It started off innocently enough; a friend had invited me to join an online Buffy RPG (or “online writing community,” as we called it) called Birthright. It was set years after the end of both shows, and the vast majority of the cast featured original characters, and it was one of the best experiences of my life. I started off with a Watcher in mourning, and before I knew it, I was juggling six characters.

Eventually, Birthright turned into City Limits. New location, new storyline, same great writing and community. Those of you who have read Blood Ties might recall hearing about this community from the Acknowledgments section, and I mention that without this experience, I’m probably not here today with three published books to my name and several more on the way.

That’s not hyperbole. Without the Buffyverse, without the creative kick in the ass Joss Whedon and company inadvertently gave me, I eventually gathered the courage and desire needed to resurrect my long-neglected stories. I’m not quite sure what it was about Buffy and Angel that reignited my creative spark, but they did, and I am forever grateful.

That’s not to say I worship at the altar of Whedon; he’s not the feminist god people make him out to be (seriously, read up on what he did to Charisma Carpenter during Angel season 4), and his work isn’t as unassailable as some might suggest (Agents of SHIELD bored me to death and Avengers: Age of Ultron was one big bag of WTF), but without the shows for which he is best known (Honorable Mention to Firefly), I probably don’t start creating again.

I try to infuse a little of the Buffyverse in everything I write anymore, as my homage to one of popular culture’s most enduring properties and the fictional universe that, on its own, is responsible for the fact that I’m even here typing this. Two decades later, these shows are still personal favorites, and though I’ve seen plenty of great TV shows over the years, nothing has compared to — or inspired me as much as — Buffy and Angel.

(PS: If you’re a Buffy fan and you’re not watching this YouTube channel… you’re missing out.)

Why I Self-Publish

It seems like every time I hop onto social media, I see some version of the traditional-versus-self-publishing debate. People are wondering which route they should take, and others on either side of the debate state their case. I think part of it stems from the stigma that’s still attached to being self-published — a stigma that, while diminished, still exists.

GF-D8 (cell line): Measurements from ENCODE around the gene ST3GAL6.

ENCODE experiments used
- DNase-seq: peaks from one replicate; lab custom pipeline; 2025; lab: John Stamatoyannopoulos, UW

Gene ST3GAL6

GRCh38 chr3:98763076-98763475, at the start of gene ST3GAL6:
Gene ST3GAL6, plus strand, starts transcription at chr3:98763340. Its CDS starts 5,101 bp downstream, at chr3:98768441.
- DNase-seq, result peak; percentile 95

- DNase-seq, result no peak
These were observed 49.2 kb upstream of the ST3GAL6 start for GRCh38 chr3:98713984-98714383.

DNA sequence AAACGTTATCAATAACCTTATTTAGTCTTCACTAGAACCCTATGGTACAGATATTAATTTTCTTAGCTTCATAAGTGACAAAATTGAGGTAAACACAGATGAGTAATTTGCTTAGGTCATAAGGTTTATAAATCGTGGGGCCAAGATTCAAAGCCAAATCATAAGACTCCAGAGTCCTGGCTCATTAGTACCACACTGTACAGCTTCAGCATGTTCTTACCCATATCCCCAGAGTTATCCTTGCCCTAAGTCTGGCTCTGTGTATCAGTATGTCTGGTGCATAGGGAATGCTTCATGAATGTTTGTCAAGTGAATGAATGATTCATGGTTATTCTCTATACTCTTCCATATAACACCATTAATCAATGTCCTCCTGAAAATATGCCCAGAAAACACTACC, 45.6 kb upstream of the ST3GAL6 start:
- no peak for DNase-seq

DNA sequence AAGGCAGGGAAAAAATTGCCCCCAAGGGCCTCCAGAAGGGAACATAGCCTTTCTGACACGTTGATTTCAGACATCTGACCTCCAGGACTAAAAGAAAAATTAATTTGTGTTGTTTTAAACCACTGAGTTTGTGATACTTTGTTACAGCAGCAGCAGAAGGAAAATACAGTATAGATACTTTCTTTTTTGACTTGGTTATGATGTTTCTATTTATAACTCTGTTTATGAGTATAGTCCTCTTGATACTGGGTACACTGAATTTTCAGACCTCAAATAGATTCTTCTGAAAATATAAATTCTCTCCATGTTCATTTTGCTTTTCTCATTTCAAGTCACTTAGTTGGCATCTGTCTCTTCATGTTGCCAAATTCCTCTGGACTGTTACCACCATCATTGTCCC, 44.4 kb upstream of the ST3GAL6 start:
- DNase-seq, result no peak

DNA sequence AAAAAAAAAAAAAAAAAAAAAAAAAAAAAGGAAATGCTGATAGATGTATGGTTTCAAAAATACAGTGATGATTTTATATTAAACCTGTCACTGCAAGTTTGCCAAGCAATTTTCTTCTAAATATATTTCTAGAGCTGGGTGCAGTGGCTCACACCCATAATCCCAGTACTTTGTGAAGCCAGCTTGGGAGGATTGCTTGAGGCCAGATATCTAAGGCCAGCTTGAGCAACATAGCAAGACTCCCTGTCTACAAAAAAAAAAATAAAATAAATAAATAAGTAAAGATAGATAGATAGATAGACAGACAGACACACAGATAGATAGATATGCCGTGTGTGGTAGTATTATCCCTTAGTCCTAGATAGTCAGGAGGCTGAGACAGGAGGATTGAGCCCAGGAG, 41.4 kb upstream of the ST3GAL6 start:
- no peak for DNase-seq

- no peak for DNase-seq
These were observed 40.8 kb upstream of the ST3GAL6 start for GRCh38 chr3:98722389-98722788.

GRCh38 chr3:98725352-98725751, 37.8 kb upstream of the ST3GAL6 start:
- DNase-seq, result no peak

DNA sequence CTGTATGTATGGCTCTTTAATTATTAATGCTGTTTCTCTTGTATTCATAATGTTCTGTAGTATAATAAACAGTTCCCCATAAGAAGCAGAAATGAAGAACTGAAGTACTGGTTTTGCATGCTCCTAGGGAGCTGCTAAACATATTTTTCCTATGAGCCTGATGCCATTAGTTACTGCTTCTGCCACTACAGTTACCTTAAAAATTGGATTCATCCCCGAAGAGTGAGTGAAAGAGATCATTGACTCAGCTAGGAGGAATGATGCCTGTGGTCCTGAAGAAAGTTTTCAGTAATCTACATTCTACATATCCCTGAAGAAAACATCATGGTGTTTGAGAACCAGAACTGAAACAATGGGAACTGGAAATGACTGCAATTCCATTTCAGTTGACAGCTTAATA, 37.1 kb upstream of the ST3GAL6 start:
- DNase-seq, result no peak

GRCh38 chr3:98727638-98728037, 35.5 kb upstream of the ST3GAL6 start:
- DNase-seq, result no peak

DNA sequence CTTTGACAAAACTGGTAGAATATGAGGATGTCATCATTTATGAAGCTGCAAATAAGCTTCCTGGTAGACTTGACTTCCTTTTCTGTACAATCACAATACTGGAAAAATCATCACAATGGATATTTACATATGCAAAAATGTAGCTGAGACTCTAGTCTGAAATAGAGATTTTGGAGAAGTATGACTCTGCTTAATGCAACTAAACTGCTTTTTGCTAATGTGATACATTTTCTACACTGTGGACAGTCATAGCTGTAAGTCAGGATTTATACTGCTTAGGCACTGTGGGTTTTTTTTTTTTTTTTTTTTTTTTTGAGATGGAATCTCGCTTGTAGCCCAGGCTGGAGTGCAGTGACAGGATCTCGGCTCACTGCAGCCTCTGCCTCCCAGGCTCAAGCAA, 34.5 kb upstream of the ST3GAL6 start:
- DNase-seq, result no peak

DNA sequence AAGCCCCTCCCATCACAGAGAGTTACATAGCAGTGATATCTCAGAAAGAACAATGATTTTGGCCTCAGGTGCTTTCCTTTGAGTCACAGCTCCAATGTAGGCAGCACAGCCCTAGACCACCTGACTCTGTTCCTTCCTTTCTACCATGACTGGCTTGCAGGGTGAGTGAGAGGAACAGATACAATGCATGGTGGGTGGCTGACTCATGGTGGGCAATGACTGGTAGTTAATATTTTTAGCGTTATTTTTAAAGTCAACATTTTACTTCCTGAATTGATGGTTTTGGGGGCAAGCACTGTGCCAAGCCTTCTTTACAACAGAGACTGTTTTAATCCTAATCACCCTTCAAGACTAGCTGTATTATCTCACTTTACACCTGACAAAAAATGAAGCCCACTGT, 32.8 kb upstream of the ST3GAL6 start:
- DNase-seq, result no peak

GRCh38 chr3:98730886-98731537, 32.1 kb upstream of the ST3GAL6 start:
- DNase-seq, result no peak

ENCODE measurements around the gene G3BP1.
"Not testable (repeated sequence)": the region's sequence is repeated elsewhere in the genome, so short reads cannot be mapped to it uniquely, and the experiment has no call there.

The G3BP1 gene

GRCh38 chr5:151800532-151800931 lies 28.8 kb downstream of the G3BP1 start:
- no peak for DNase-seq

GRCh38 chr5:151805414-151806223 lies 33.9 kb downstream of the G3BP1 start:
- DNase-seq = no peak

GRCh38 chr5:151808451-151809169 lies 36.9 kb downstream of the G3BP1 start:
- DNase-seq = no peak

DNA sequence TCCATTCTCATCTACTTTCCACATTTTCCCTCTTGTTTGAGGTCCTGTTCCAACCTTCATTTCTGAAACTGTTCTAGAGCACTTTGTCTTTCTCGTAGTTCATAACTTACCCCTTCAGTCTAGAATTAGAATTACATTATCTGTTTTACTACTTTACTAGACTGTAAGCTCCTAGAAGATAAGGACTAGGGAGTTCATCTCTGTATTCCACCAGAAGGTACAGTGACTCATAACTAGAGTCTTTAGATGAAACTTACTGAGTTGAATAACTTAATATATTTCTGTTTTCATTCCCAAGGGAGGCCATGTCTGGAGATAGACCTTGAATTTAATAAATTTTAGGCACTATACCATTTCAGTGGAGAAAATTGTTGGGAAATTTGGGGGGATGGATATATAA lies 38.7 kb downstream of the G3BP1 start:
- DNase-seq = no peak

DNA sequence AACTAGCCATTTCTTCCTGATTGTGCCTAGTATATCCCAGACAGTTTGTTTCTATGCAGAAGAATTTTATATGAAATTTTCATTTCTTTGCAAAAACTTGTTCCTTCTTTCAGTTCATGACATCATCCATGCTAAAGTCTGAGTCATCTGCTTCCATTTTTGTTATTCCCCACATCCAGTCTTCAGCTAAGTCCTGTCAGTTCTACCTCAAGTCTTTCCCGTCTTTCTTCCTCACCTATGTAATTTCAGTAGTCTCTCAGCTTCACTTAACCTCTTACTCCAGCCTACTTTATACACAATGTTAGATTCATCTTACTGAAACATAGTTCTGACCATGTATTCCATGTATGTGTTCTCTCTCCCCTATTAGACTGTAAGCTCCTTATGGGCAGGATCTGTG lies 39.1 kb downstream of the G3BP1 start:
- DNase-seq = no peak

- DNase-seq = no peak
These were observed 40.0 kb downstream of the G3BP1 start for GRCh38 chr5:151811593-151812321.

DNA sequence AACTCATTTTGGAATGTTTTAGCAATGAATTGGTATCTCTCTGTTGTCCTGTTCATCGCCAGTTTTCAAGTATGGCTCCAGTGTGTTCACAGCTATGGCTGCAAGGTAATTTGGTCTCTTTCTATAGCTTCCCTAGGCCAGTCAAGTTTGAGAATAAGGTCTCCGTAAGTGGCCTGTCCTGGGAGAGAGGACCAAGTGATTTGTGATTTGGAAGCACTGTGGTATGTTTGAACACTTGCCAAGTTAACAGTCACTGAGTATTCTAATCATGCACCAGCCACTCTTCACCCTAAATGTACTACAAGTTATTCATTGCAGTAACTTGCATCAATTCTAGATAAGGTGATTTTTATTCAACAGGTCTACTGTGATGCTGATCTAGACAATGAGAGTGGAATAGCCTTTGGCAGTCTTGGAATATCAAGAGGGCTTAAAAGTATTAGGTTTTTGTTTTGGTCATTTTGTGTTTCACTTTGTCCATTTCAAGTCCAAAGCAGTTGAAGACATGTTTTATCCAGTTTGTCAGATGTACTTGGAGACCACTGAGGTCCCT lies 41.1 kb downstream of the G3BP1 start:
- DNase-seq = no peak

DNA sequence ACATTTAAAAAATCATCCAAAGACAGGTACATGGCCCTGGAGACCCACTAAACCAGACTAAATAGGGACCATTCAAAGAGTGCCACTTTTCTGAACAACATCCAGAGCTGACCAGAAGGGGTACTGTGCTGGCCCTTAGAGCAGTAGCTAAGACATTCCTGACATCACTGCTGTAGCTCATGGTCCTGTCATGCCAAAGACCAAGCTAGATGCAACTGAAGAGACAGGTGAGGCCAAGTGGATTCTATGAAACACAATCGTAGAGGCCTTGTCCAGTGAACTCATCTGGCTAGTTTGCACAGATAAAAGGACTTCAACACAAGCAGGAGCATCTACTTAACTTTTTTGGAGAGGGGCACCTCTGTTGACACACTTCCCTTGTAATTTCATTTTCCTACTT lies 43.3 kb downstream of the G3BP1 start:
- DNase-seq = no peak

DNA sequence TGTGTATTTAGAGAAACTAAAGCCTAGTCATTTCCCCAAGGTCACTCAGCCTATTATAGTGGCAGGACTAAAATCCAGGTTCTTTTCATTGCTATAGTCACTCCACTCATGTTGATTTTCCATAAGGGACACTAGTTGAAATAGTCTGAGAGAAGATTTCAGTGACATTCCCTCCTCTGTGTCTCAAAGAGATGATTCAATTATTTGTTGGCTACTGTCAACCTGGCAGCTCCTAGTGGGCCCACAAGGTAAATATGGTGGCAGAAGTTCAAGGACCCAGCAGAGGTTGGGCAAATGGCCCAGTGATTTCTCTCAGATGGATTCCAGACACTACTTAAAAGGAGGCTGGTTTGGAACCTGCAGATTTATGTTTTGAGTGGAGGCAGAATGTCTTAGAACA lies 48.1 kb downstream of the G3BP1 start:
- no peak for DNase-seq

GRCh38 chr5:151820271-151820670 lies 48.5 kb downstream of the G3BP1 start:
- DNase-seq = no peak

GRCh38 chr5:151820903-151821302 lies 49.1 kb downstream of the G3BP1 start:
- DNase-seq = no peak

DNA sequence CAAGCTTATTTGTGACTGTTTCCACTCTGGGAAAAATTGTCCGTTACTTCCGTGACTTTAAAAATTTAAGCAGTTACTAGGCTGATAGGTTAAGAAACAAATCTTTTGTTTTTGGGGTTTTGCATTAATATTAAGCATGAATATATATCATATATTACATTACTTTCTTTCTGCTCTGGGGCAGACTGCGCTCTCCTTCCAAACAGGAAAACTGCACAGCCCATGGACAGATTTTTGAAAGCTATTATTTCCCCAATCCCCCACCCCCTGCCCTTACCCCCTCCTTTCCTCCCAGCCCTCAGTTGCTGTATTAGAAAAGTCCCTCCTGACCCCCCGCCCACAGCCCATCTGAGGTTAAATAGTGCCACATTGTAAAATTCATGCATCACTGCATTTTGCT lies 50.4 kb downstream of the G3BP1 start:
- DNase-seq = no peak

Now, I will say this: the decision of which publication method to pursue is up to each individual author. Different people have different aspirations and expectations, and ultimately, the decision as to which path to follow is up to you and you alone.

But I can offer insight as to why I chose the self-publishing route.

Mostly, it boils down to something I don’t have: patience. I’m not a patient person; I never have been, and I likely never will be. As such, the traditional route holds little appeal to me. I don’t have it in me to submit a manuscript to an agent or publisher, only to wait weeks — if not months — for a response (which, let’s face it, would likely be no). That’s a lot of time wasted on… what, exactly?

As a self-published author, I operate on my own time frame. Yes, I have more responsibilities; as a self-published author, I have to worry about editors and formatting and cover design and marketing — all things a traditional publisher would (probably) take care of for me. But that added responsibility also brings with it a sort of freedom. I have control over the entire process. I control the content, and I control the time table.

By self-publishing, I’m able to tell the stories I want, the way I want to tell them, when I want to tell them. That freedom holds a great deal of appeal to me, particularly as I write stories that are just on the outside of what a mainstream publisher might be willing to publish.

Someday, I might pursue traditional publishing; there’s something to be said for receiving advances, writing stories, and letting the publisher handle all of the other stuff. But I see self-publishing as a trade-off, and it’s one I’m willing to make right now. Yes, I have to secure my own editor and I have to format my manuscripts myself. Yes, I have to either hire a cover designer or find my own cover another way. Yes, I’m the one who has to blow up Goodreads and social media to tell people about my work.